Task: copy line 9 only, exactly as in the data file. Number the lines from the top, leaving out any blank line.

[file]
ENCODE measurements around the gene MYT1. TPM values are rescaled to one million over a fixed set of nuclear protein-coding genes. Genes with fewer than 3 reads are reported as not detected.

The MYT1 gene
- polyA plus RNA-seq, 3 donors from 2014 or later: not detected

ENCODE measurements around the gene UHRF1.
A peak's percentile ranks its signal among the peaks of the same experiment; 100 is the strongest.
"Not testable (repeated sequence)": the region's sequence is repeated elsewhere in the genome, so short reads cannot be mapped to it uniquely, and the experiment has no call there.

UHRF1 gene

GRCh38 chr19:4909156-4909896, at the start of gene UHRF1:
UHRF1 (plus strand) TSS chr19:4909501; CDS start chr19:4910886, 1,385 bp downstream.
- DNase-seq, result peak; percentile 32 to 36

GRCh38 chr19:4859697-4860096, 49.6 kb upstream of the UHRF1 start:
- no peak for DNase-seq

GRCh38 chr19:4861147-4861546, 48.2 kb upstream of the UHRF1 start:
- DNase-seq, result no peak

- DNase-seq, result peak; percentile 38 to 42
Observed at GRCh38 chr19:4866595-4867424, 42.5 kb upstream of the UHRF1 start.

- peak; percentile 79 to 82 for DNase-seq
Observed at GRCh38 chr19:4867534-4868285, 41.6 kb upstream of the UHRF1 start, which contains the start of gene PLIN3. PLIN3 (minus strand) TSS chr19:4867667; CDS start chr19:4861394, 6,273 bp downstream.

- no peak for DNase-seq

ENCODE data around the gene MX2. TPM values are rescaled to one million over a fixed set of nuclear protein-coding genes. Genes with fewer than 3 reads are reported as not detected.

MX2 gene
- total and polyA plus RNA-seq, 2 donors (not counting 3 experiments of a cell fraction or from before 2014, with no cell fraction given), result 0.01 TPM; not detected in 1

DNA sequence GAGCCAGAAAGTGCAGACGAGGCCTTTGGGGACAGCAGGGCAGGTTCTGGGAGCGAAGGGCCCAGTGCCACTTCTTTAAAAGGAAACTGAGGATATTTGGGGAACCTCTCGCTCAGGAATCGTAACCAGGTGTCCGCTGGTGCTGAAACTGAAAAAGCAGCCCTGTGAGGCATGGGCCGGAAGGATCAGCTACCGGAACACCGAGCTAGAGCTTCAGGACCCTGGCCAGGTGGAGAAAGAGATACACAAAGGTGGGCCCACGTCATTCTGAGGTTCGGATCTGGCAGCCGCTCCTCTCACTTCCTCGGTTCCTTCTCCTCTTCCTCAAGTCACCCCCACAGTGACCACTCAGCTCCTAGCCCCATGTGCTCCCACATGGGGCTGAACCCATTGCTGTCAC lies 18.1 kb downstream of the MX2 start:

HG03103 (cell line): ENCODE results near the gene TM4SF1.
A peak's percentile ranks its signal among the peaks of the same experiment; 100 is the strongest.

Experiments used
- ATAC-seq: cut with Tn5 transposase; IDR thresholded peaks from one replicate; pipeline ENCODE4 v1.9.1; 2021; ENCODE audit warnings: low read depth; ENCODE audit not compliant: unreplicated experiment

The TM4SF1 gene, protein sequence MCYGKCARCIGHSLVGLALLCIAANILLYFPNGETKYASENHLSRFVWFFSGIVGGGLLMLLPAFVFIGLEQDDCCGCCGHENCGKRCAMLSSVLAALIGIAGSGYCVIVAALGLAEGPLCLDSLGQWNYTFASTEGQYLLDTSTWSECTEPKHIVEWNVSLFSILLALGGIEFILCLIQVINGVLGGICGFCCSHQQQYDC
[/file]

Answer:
UHRF1 (plus strand) TSS chr19:4909501; CDS start chr19:4910886, 1,385 bp downstream.